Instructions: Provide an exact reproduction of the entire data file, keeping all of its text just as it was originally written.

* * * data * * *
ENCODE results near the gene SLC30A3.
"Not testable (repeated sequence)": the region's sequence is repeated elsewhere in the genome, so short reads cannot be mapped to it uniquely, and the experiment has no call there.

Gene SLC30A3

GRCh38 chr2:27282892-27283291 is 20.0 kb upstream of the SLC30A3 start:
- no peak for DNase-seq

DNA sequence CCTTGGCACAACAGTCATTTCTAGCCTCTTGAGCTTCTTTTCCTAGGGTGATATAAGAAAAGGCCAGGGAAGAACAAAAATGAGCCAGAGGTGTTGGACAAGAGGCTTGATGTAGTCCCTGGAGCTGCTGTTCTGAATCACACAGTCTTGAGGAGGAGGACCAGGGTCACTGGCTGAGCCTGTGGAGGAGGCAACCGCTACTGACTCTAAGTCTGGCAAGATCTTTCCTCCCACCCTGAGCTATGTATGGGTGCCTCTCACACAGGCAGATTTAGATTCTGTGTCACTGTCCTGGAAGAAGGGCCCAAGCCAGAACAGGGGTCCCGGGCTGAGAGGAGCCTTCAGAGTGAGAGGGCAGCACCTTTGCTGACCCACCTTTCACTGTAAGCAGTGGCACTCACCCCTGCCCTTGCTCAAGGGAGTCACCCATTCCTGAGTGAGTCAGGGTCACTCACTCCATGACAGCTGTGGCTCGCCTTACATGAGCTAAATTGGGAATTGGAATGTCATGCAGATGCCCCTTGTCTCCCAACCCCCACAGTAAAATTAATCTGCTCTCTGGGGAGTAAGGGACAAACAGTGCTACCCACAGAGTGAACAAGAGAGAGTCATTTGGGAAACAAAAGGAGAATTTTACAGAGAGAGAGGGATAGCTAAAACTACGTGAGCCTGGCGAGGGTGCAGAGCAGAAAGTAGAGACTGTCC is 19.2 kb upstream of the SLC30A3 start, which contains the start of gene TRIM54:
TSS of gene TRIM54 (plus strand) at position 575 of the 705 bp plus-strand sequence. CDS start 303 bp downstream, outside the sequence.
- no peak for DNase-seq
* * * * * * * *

ENCODE results near the gene SLC30A3.
"Not testable (repeated sequence)": the region's sequence is repeated elsewhere in the genome, so short reads cannot be mapped to it uniquely, and the experiment has no call there.

Gene SLC30A3

GRCh38 chr2:27282892-27283291 is 20.0 kb upstream of the SLC30A3 start:
- no peak for DNase-seq

DNA sequence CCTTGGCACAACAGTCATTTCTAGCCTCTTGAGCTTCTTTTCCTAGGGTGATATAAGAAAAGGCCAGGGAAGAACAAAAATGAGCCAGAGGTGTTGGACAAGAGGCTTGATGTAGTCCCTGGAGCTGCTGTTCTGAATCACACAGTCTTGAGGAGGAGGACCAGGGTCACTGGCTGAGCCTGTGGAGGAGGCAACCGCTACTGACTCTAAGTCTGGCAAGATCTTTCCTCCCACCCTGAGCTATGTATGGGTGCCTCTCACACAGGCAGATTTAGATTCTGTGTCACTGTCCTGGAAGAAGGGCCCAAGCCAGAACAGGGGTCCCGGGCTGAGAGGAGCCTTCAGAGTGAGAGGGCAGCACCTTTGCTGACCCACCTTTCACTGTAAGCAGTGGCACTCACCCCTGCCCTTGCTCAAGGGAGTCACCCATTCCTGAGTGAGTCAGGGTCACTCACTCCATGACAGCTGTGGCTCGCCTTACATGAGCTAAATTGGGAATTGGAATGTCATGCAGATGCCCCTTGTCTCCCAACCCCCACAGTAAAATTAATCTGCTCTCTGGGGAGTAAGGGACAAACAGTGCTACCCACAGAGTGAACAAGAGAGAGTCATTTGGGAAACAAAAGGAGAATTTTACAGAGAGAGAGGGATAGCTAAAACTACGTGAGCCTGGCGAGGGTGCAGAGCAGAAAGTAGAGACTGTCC is 19.2 kb upstream of the SLC30A3 start, which contains the start of gene TRIM54:
TSS of gene TRIM54 (plus strand) at position 575 of the 705 bp plus-strand sequence. CDS start 303 bp downstream, outside the sequence.
- no peak for DNase-seq